Storylines From PA Speedweek’s Opening Night

Storylines From PA Speedweek
Sammy Swindell was one of several high-profile drivers to miss the opening PA Speedweek feature. (Dennis Bicksler photo)

MECHANICSBURG, Pa. – Even with only one of nine nights officially in the books, the overall picture of PA Speedweek began to come into focus Friday night at Williams Grove Speedway.

Lance Dewease took the victory and the early point lead, but Kyle Larson placed himself atop the group of full-Speedweek contenders by charging to second and outrunning names like Danny Dietrich, Anthony Macri and Rico Abreu.

Below are the three main takeaways that Sprint Car & Midget’s on-site reporter, Kyle McFadden, took from the first night of action during Speedweek in the Keystone State.

1. There’s a fine line between destined and foiled.

When Sammy Swindell timed third of 38 cars in Friday’s Pennsylvania Speedweek opener at Williams Grove, it made people think: does the 64-year-old, former World of Outlaws champ have a real shot at winning the Speedweek title?

After all, his vintage speed at Williams Grove showed.

But right as heat races staged, the Trey Hoddick No. 1 team encountered issues that all but swatted Swindell’s title chances, inadvertently offering a reminder that there’s a fine line between drivers who are destined and ones who are foiled.

A faulty drivetrain ended Swindell’s night early. All he had to do was start the heat race and finish in the transfer spot to be eligible for the re-draw, but that didn’t happen.

So, thanks to the series format, Swindell was set to start on the pole for the B-Main. But he and his crew couldn’t fix it up and salvage something.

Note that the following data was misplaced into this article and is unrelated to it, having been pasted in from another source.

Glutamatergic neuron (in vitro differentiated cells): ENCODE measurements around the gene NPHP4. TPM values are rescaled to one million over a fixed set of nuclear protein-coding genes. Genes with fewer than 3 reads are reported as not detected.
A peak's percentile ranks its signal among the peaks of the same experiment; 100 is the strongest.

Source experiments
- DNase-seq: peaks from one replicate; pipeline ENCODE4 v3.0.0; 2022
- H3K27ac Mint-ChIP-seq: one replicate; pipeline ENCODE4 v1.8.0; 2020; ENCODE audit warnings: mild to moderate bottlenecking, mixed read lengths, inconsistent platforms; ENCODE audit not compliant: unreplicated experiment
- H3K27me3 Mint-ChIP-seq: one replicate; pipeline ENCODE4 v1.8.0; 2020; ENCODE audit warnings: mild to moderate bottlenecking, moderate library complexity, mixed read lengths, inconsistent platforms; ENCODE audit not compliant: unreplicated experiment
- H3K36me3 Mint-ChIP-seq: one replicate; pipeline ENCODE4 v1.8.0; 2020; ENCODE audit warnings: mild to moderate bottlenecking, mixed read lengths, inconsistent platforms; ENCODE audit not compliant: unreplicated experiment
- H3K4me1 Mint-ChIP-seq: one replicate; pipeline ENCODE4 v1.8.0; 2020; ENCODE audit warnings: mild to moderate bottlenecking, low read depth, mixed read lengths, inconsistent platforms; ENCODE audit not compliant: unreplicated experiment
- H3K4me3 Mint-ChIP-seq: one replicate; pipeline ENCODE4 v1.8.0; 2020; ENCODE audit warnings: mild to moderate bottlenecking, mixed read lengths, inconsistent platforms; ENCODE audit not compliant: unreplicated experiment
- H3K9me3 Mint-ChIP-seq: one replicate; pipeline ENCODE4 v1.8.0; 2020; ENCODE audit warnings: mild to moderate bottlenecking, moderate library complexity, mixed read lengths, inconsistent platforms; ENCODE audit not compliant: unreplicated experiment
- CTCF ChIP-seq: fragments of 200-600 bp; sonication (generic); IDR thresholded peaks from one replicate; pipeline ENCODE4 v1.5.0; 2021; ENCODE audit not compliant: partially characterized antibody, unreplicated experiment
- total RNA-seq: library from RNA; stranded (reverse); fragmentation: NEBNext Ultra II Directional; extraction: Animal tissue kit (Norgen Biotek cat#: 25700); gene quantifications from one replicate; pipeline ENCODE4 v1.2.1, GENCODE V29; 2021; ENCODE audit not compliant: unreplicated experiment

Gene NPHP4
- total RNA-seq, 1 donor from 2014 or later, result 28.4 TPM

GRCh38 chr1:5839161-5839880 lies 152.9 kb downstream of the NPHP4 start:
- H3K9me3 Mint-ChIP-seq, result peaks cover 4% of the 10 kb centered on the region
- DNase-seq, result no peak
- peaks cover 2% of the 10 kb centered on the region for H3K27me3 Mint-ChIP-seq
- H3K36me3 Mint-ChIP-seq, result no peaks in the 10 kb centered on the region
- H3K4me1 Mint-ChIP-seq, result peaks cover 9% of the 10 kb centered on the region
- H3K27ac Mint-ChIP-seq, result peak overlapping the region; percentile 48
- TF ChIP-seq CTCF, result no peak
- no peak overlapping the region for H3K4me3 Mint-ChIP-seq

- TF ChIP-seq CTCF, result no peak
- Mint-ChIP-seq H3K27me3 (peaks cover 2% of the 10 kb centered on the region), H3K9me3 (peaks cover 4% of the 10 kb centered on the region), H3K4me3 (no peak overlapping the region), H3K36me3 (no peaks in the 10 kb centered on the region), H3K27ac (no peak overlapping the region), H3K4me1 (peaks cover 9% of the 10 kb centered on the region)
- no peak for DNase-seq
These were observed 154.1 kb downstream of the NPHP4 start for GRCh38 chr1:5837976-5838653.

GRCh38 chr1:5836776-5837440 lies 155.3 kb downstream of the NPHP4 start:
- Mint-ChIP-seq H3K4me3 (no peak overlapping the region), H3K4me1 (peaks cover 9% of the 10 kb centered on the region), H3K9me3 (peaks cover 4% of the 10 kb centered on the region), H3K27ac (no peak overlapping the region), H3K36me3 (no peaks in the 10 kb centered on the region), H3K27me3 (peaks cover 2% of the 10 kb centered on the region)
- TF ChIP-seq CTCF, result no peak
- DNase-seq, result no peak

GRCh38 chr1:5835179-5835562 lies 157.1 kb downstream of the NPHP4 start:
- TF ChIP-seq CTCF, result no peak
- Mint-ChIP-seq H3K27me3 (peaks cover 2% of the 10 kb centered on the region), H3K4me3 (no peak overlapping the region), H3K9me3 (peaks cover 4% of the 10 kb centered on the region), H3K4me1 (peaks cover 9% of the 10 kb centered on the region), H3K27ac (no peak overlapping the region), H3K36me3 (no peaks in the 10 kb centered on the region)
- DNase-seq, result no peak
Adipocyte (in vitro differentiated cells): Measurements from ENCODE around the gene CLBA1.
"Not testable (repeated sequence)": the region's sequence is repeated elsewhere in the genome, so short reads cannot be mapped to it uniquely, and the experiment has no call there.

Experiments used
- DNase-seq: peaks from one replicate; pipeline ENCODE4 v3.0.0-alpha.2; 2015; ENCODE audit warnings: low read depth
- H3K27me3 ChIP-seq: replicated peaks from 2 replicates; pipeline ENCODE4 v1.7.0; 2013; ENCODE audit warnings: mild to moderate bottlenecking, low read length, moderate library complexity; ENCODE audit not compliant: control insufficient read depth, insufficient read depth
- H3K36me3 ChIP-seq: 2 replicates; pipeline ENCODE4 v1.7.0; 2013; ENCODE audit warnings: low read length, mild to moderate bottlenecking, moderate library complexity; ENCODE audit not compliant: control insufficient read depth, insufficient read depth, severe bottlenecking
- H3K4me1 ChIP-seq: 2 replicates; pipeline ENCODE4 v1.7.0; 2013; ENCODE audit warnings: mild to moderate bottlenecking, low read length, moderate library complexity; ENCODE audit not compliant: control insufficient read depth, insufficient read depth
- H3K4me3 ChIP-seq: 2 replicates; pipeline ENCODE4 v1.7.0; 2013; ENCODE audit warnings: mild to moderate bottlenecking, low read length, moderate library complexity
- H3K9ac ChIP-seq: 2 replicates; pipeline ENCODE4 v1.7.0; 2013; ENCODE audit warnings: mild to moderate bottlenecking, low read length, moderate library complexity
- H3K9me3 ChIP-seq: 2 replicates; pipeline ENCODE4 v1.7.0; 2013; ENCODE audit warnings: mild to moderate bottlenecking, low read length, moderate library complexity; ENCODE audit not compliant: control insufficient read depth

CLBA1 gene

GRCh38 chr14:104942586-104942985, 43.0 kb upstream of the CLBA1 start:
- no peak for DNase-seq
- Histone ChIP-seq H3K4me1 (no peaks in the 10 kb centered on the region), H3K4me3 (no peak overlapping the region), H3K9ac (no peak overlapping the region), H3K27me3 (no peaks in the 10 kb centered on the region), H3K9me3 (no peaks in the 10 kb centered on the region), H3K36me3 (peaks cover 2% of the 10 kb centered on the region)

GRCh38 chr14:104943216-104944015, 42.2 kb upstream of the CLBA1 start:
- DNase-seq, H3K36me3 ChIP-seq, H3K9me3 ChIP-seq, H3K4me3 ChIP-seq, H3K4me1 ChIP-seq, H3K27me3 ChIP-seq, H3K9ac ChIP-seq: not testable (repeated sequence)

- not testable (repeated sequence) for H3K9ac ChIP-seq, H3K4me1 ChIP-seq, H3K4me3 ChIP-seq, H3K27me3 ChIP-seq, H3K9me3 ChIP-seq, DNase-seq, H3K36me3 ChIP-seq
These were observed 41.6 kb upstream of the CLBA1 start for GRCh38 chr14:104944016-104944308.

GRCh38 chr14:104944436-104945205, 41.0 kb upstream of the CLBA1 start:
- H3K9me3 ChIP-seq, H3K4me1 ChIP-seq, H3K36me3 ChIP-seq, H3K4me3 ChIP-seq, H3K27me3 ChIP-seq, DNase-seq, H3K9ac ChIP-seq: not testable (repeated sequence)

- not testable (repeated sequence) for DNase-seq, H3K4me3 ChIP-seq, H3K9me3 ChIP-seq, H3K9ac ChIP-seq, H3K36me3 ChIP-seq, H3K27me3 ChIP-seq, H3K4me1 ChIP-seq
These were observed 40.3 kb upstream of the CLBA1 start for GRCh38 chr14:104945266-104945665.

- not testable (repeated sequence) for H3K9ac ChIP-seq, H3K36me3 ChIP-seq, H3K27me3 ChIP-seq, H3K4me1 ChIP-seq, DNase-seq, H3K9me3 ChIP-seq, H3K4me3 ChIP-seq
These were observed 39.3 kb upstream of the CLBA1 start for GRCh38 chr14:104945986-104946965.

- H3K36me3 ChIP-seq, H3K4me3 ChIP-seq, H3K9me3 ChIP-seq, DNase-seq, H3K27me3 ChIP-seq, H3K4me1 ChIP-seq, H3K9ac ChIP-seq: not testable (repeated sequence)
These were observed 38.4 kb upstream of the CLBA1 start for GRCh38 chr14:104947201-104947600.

Meanwhile, just a few trailers down from Swindell, Logan Wagner experienced a different kind of shortcoming. Wagner timed 27th overall, nearly seven tenths off the pace set by Rico Abreu, and was never in the ballpark of his capabilities.

In his heat race, Wagner started seventh of nine cars and faded to last before pulling it into the pits to diagnose the problem.

As it turned out, Wagner’s steering box went out.

“We were fighting some steering issues,” Wagner said. “We’re having some issues there. We’ll figure it out and go from there.”

Wagner tried two laps in the 12-lap B-Main, but parked it once he knew the issue wasn’t resolved.

In addition to Swindell and Wagner – two drivers both planning on racing the full-week – three other competitors who plan to race all nine races failed to qualify for Friday’s feature: Cale Thomas, Dylan Cisney, and Jared Esh.

For Thomas, a Pennsylvania Speedweek rookie, he timed 28th but came two spots short of a transfer position in the B-main. Cisney, meanwhile, timed 26th, finished eighth in his heat and wrecked out of the B-main.

Esh raced into the top five of his heat briefly before fading to seventh. He then finished four spots shy of a transfer position in the B-main.

Let Swindell, Wagner, Cisney, Thomas, and Esh be reminders that, no matter the team’s level of morale, there’s a thin barrier between destined and foiled.

One mishap like those five had on Friday can send PA Speedweek title hopes down the drain at any given moment.

Kyle Larson (57) battles Freddie Rahmer Friday at Williams Grove Speedway. (Dennis Bicksler photo)